Sodium azide

Martin Offterdinger a8803349.nospam at unet.univie.ac.at
Mon Mar 1 06:01:32 EST 1999

On Sun, 28 Feb 1999 13:47:15 -0500, pxpst2 at unixs.cis.pitt.edu (Peter)

>In article <7b9ba6$n6g$1 at nnrp1.dejanews.com>, blueelk at my-dejanews.com wrote:
>> Could someone tell me what is the minimum concentration of sodium azide to
>> prevent bacterial growth? 
>Most peaple use .02% N3 to prevent bacterial growth in column resins and
>water baths.  The only thing you need to remember is that azide should
>never be used in the presence of brass or copper.  When it dries on such a
>surface, it is quite explosive.
>" Don't you eat that yellow snow
>     Watch out where the huskies go"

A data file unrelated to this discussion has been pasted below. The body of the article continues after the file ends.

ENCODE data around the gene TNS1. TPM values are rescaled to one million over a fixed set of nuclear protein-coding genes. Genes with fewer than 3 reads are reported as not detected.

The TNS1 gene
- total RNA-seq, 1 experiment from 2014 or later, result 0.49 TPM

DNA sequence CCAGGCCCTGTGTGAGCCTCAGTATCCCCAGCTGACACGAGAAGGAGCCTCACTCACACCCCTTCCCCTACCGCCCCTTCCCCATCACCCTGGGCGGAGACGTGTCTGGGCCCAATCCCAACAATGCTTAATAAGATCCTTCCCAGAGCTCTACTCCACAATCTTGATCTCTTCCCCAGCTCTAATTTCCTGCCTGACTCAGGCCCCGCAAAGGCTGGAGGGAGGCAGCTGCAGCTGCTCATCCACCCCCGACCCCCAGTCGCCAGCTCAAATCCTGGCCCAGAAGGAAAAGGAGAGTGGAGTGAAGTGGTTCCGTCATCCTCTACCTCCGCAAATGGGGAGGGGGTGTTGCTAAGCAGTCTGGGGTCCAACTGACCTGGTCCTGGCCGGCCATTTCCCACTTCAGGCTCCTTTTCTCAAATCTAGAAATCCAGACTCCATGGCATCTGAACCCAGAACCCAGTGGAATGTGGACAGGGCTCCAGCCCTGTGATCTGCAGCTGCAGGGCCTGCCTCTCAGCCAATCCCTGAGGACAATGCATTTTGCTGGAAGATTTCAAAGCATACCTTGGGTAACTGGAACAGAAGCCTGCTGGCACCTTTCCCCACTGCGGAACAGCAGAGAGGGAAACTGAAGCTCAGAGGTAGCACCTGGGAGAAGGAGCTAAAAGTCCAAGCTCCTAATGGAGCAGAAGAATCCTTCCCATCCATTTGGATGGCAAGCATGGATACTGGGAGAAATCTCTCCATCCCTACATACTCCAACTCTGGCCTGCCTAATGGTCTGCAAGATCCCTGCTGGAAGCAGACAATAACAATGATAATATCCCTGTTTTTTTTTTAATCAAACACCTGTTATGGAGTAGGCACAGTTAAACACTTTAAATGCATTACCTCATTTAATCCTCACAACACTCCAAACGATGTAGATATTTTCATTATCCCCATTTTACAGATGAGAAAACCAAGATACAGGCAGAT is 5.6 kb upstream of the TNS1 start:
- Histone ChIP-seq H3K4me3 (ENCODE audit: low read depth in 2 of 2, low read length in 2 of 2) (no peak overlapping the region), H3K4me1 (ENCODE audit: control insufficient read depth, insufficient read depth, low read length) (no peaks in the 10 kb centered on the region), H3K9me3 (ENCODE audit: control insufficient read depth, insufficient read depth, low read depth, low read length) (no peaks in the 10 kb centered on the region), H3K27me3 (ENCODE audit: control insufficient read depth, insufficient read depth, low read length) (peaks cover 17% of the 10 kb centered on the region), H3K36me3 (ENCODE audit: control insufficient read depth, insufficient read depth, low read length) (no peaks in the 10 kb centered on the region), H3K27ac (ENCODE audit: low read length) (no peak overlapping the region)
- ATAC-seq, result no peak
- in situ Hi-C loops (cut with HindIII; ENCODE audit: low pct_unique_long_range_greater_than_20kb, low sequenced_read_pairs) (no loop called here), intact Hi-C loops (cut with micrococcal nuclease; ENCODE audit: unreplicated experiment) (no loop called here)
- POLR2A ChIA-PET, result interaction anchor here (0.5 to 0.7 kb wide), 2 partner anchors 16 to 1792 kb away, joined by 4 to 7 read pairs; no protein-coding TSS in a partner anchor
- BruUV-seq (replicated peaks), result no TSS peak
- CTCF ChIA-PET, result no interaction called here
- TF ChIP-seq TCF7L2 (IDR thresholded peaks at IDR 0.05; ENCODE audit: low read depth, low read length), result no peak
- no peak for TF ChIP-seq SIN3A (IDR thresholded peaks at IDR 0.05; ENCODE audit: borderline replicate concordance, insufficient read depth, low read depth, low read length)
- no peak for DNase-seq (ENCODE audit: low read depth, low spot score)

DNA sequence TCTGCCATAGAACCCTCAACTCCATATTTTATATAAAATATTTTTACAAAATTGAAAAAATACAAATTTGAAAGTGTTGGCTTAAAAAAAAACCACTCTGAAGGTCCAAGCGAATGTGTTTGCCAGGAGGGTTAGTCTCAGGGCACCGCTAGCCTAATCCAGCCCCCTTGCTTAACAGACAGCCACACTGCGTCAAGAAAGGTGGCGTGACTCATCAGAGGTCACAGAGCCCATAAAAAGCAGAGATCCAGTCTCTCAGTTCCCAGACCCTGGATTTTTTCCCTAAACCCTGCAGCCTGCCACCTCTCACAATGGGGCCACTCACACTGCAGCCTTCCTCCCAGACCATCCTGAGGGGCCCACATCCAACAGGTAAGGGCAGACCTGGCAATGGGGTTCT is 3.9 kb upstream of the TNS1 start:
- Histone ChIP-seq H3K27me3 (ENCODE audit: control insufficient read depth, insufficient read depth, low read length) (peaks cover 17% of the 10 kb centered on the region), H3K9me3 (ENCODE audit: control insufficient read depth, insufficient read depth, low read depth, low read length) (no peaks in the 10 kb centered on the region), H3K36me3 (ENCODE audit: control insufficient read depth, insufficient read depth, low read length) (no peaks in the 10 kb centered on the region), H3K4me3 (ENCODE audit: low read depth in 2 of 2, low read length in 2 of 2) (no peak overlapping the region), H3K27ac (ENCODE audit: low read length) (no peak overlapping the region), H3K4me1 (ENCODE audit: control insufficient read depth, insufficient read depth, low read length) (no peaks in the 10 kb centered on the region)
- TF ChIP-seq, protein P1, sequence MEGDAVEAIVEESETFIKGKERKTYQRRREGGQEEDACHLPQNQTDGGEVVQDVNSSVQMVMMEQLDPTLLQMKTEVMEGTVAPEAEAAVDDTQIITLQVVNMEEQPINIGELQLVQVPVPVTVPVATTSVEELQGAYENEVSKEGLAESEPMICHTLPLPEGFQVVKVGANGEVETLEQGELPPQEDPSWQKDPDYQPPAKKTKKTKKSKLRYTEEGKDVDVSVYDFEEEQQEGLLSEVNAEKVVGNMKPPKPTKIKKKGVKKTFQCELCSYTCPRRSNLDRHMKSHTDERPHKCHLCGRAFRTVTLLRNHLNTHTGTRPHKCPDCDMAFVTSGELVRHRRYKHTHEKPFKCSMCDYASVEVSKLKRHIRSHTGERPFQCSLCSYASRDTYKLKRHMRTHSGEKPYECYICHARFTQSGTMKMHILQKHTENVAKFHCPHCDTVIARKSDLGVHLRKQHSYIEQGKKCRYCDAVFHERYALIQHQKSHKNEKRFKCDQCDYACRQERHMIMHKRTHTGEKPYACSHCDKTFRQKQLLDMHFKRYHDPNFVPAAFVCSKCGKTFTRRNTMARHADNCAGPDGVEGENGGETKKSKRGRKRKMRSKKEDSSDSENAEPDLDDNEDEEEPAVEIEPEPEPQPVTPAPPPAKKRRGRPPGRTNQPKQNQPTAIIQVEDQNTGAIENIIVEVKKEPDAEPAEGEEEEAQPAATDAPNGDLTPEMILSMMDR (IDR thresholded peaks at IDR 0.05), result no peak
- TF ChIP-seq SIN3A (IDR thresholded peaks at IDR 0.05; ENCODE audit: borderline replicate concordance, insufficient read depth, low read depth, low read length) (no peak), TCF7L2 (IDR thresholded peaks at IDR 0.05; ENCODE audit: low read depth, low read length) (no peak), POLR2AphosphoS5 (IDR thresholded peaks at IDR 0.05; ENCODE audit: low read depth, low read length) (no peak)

>                                    FZ
 In addition I would  never use it  inside tissue  culture incubators,
because it slowly decomposes to N2 and also  HN3 a very toxic gas
(comparably to HCN!!!) which would eventually kill  sensitive cell
For the  same reason you should consider that it has a limited
half-life in solution and its bactertiostatic activity is therefore
also limited.
The third point is that for this reason (limited half life) many
people use higher concentrations than necessary to have still N3 left
after a couple of weeks.
Martin Offterdinger
Internal Med.I,Dept. Oncology
University of Vienna
E-Mail:a8803349.nospam at unet.univie.ac.at
(remove .nospam before mailing)

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